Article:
Sunday 23 December 2012

Some soundbites from the Coalition for Marriage

Having recently come across the homepage of the Coalition for Marriage - a pressure group composed of representatives from conservative Christian institutions - I thought I'd dissect some of their soundbites. 'Soundbites', aye: I'll just tackle the stuff on the front page, the barely connected bits that are intended to sway casual visitors the campaigners' way. I'll take them in turn.

'Marriage is unique'
Throughout history and in virtually all human societies marriage has always been the union of a man and a woman.
Unless you count polygamy in all sorts of societies, including the elite of ancient Israel. Or same-sex unions of various kinds. Or concubinage. Or the profound changes marriage underwent in the sixties and seventies, from a system in which (very broadly) a woman was passed from her father's control to her husband's, to one of egalitarian partnership - arguably a more profound revolution than marriage equality. (This is a general problem for advocates of marriage discrimination: if marriage is about partnership not property, patriarchy and legitimate procreation, an essential argument against same-sex marriage falls.) Above all, though, it's an appeal to tradition: lots of institutions (slavery, absolute monarchy, religious intolerance, human sacrifice...) have been traditional without being good.
Marriage reflects the complementary natures of men and women.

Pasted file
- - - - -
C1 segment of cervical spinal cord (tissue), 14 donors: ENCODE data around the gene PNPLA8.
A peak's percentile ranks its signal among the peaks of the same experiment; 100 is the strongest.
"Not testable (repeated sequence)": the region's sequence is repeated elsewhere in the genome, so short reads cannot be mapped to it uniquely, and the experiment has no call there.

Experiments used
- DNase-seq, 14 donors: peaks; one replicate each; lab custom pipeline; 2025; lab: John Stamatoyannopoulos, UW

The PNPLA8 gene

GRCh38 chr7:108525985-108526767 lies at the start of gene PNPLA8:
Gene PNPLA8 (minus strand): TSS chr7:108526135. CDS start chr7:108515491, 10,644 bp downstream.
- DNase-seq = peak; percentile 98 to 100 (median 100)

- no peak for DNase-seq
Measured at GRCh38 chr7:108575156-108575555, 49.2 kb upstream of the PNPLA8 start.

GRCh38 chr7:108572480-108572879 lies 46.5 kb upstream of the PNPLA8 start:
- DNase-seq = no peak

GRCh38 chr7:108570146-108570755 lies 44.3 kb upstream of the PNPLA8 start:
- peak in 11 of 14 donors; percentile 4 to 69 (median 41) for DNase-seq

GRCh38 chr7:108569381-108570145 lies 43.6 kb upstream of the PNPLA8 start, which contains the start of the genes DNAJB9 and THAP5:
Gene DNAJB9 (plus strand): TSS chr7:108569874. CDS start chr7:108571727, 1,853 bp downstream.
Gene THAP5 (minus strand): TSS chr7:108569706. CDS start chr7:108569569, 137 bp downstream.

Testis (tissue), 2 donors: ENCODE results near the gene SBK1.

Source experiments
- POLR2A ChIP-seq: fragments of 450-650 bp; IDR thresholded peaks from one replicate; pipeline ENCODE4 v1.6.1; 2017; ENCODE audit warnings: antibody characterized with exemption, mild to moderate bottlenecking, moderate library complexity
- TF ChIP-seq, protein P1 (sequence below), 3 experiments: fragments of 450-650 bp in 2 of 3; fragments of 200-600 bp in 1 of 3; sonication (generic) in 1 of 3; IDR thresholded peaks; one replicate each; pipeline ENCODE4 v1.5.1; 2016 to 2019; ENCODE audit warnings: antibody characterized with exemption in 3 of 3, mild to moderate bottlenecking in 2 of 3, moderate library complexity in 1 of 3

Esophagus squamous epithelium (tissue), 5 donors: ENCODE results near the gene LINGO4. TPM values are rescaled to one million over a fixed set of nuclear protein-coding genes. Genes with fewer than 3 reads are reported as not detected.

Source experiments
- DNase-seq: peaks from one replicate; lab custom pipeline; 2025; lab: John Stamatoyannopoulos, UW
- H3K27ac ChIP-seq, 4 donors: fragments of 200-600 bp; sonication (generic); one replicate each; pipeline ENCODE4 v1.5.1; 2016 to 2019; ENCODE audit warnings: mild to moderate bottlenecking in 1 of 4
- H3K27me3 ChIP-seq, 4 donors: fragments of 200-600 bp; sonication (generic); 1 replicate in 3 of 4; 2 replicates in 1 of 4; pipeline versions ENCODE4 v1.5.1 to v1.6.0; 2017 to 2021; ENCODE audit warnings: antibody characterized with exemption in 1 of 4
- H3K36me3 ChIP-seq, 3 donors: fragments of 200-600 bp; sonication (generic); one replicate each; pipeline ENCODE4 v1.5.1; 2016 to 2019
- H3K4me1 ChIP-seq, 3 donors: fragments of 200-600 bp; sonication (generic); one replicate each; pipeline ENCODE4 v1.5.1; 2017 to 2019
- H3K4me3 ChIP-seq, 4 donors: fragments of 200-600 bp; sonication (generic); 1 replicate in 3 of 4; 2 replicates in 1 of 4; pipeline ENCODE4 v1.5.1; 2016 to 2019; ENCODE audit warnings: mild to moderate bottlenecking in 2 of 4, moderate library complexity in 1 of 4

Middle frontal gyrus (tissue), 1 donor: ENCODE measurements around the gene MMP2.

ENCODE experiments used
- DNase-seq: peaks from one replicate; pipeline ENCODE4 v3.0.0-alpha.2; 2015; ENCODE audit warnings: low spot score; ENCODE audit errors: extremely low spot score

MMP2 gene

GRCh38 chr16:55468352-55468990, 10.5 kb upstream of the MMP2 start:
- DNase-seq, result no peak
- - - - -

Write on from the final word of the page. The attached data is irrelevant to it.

Guys, you're not doing a great job of hiding the fact that your arguments come from Christian complementarianism, the hot & sexy new version of patriarchy that conservative churchmen cobbled together from the corpse of the old thing back in the seventies. In that view, men and women are separate but equal have different but equal roles: specifically, the man's role is to be in charge and the woman's is to obey. (How's that different from patriarchy, I hear you ask? Exactly.) The C4M sentence above is, anyway, an unsubstantiated assertion that does not follow logically from the previous statement. No-one has ever been able to explain to us what male and female nature consists of in a way that doesn't just retell nineteenth-century bourgeois European ideals.
Although death and divorce may prevent it, the evidence shows that children do best with a married mother and a father.
Sleight of hand, our old friend! Why, of course if you eliminate single parents and precarious family situations from the equation, you'll find that 'children do best with a married mother and father'. But comparing like with like, there is in fact no difference between opposite-sex and same-sex couples.

'No need to redefine'
Civil partnerships already provide all the legal benefits of marriage so there's no need to redefine marriage.
The right to be married and recognised as such is a legal benefit of opposite-sex marriage, although UK law is otherwise better than some countries'. But: if civil partnerships are equal to marriage in everything but name, why would anyone still push for marriage? Inventing a separate but equal institution for gay people is unfair and frankly mean-spirited, and viewing their state as somehow not marriage has real consequences. Making sure the separate school for black people is just as nice as that for white people does not remove white supremacy.